GEORGE ANTHEIL (1900 - 1959)
In 1923, Antheil moved to Paris where he entered into the center of the artistic avant-garde. James Joyce, Ezra Pound, Ernest Hemingway, Man Ray, Léger, Satie, Picasso and many others were to become his friends and colleagues. On 4 October 1923 Antheil made his public début in Paris, at the Champs Elysées Theatre, and as a result of the ensuing riot, achieved his goal and was solidly established as the enfant terrible du jour.
In 1926, Antheil premièred the work that was to become the zenith and nadir of his career, Ballet Mécanique. Notorious for its orchestra of pianos, percussion, electric buzzers and airplane propellers, with Ballet he had reached the end of an important period in his musical development. The Piano Concertoof 1926 was one of his first large-scale essays in his new ‘neo-classic’ style, and when given its first performance in Paris in 1927 it signaled the halt of Antheil’s popularity. Later that same year, the disastrous American première of Ballet Mécanique left him financially and emotionally bankrupt. The deliberately sensationalist and provocative promotion that preceded the concert alienated his audience and marred his reputation in America well into the 1940s.
Antheil returned briefly to Europe, where he began work on his opera Transatlantic. Despite an enthusiastic reception at the opera’s première in Frankfurt in 1930, the worldwide economic collapse forced him to return to the States, where he found a new populist impulse had taken root with composers, painters, writers and filmmakers endeavouring to reach a wider public. Antheil resonated with the new movement and became involved in the musical theatre and film music communities in New York.
The 1930s was a difficult period for Antheil, who sought employment as a lonely-hearts columnist, a contributor to Esquire magazine, an author of several articles on endocrinology and later as a war correspondent. He would later write: ‘Here in early 1941, I could at last label myself a complete failure.’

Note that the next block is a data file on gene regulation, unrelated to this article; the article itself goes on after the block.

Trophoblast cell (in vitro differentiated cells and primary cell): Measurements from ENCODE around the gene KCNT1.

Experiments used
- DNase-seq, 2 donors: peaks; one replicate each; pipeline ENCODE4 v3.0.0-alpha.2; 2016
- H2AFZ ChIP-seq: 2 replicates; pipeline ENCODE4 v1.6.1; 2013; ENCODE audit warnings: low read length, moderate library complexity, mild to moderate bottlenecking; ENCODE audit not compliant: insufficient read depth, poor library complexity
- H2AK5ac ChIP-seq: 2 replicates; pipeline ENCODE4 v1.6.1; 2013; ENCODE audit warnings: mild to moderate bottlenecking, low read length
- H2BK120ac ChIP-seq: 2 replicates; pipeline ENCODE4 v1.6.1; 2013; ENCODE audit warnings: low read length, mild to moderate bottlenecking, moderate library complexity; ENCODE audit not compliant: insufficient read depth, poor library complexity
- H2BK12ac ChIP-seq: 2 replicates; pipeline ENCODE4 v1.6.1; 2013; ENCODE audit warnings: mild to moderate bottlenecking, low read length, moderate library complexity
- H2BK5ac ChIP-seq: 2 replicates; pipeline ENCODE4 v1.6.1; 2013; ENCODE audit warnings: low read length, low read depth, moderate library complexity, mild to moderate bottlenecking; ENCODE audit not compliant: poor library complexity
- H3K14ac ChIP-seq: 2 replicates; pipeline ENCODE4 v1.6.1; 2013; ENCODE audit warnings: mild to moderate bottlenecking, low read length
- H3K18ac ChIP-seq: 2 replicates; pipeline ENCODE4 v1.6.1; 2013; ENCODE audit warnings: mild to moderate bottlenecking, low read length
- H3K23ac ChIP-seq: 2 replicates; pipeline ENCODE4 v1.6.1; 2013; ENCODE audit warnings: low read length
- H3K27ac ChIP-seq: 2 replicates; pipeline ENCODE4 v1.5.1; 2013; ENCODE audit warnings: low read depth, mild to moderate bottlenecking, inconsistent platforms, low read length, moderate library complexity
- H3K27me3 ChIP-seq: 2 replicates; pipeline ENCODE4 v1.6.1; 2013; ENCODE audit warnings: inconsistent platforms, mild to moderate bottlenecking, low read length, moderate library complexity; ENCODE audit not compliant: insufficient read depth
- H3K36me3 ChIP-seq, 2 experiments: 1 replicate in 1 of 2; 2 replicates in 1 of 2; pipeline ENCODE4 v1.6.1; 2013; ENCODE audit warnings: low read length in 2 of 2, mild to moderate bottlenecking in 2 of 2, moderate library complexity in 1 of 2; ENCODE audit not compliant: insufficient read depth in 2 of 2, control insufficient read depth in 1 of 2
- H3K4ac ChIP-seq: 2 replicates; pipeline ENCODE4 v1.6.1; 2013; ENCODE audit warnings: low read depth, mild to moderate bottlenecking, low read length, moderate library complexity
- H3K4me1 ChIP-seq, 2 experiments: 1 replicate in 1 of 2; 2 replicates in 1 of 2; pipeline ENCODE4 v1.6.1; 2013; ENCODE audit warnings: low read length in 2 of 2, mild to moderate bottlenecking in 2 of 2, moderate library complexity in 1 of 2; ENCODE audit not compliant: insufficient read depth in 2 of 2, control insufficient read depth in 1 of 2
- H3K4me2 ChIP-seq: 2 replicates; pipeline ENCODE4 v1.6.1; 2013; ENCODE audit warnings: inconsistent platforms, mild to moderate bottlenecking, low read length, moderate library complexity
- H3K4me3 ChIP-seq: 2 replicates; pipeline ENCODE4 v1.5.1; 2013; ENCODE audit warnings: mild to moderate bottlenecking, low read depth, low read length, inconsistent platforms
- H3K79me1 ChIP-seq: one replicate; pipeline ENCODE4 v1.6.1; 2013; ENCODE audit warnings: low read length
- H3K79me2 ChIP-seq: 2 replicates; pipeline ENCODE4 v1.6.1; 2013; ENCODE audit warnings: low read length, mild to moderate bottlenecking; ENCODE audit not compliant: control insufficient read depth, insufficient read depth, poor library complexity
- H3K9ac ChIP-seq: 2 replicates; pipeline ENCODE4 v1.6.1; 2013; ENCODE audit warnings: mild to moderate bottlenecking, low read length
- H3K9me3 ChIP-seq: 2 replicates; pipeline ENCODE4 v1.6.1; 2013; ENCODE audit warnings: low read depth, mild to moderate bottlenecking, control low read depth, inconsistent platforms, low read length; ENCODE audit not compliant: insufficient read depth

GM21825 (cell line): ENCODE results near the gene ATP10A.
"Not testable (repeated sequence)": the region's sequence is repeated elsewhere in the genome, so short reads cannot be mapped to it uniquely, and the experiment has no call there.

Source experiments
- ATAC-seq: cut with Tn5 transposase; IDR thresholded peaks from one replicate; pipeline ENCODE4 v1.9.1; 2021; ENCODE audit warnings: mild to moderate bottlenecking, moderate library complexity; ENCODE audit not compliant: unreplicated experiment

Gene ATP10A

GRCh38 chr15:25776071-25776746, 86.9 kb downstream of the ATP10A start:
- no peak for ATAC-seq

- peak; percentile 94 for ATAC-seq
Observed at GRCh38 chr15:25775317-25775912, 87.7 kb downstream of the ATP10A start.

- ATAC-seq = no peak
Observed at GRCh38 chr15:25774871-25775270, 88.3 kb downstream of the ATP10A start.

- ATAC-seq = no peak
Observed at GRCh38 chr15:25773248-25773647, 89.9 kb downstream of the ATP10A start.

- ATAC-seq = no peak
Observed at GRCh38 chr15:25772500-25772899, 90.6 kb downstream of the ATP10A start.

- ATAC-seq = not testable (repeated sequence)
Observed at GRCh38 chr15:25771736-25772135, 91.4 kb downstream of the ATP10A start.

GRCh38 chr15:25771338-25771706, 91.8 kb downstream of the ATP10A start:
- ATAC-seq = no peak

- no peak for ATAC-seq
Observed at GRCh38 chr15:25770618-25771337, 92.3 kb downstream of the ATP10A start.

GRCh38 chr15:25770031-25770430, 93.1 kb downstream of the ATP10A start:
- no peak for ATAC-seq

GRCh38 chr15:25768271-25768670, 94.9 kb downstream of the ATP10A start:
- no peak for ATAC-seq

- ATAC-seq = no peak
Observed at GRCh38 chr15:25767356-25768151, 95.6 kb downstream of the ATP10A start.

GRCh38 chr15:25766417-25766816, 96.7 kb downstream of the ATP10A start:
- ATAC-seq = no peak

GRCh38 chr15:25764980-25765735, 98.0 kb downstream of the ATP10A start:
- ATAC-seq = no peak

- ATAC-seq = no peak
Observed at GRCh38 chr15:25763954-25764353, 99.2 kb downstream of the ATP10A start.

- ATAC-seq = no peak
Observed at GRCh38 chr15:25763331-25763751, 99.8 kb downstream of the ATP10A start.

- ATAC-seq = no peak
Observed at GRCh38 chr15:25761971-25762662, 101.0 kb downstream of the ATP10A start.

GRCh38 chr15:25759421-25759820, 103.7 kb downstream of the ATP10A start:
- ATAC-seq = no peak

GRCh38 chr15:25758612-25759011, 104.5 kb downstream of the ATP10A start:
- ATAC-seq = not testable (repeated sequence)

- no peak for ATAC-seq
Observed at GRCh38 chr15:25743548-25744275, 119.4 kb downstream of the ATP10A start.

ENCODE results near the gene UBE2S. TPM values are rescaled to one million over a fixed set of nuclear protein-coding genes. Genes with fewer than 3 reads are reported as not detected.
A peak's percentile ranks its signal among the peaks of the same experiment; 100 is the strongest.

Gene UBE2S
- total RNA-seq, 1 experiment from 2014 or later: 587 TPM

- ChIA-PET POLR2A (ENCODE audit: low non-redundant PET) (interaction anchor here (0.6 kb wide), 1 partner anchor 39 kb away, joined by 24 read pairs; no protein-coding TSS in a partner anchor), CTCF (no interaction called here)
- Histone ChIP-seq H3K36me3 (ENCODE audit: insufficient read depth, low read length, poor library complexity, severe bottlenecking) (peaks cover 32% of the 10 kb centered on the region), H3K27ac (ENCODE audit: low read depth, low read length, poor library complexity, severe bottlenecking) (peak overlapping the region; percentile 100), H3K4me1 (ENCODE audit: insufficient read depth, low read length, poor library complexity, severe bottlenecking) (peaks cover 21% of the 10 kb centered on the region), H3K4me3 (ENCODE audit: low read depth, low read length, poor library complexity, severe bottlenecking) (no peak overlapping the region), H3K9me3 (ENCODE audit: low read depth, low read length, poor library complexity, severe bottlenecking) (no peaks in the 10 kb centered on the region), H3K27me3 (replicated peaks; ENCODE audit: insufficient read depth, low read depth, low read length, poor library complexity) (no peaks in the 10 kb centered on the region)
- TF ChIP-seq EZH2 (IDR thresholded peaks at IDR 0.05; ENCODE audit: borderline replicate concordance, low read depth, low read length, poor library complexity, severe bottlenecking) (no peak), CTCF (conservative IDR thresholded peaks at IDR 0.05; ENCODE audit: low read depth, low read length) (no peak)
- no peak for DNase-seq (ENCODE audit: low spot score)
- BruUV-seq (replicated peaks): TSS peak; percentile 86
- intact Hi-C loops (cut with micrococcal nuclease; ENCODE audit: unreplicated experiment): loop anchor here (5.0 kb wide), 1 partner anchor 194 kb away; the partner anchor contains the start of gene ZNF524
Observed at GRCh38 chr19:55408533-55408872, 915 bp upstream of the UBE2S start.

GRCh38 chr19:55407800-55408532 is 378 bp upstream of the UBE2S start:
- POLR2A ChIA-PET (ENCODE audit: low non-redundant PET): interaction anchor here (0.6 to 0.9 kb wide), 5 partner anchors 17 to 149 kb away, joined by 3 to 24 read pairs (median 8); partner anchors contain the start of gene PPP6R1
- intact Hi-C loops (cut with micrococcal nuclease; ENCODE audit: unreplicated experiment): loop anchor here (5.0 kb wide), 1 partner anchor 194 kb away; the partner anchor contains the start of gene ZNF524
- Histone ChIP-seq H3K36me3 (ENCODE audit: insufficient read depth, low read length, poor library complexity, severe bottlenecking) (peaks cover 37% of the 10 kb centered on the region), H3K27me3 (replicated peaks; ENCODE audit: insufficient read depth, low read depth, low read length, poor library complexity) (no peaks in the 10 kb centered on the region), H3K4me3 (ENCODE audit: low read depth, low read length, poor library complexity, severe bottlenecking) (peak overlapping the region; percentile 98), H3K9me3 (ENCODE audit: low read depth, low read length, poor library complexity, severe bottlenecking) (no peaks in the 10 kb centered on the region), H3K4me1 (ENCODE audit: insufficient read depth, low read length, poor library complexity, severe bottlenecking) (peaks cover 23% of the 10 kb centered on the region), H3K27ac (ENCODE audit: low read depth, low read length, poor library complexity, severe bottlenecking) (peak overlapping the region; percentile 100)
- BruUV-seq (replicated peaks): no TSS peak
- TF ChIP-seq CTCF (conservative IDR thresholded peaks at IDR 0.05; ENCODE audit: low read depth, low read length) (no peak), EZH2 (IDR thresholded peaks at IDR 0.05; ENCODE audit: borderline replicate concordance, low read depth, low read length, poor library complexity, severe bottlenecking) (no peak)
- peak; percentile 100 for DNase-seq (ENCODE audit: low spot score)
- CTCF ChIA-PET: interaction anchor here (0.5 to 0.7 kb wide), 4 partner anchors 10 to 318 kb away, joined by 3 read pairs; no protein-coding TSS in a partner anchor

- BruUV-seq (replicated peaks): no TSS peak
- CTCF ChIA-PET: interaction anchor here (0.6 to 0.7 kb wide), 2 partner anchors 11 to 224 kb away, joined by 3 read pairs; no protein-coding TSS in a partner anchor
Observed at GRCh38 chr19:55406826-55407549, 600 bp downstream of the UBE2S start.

Following a move to Hollywood, Antheil experienced a musical rebirth, resulting in the composition of his Symphony No. 4, ‘1942’, inspired by his work as a war correspondent. By 1946, he had reconciled his work as a film composer with his composition of ‘serious’ music and completed The Plainsman and the Lady (1946), Spectre of the Rose (1946), Sonatina for Violin and Piano (1945), Violin Concerto (1946), Symphonies Nos. 5 and 6 (both 1947-48), McKonkey’s Ferry (1948), Violin Sonata No. 4 (1948), Piano Sonatas Nos. 3 and 4 (1947 and 1948, respectively), The Fighting Kentuckian (1949), Knock On Any Door (1949), and Tom Sawyer (1949). Stokowski’s successful premiére of Antheil’s Symphony No. 4 on 13 February 1944 helped to re-establish him as an important artistic voice, and the MCA Artist survey for 1947 listed him as one of the most performed American composers.
The last decade of Antheil’s life was busy and reasonably successful. A steady flow of film and television scores was accompanied by a renewed interest in musical theatre. His four late operas, Volpone (1949-1952), The Brothers, Venus in Africa and The Wish (all 1954) succeeded in synthesizing artistic discipline with a popular tunefulness, but despite enthusiastic reviews have failed to find a place in the standard repertoire.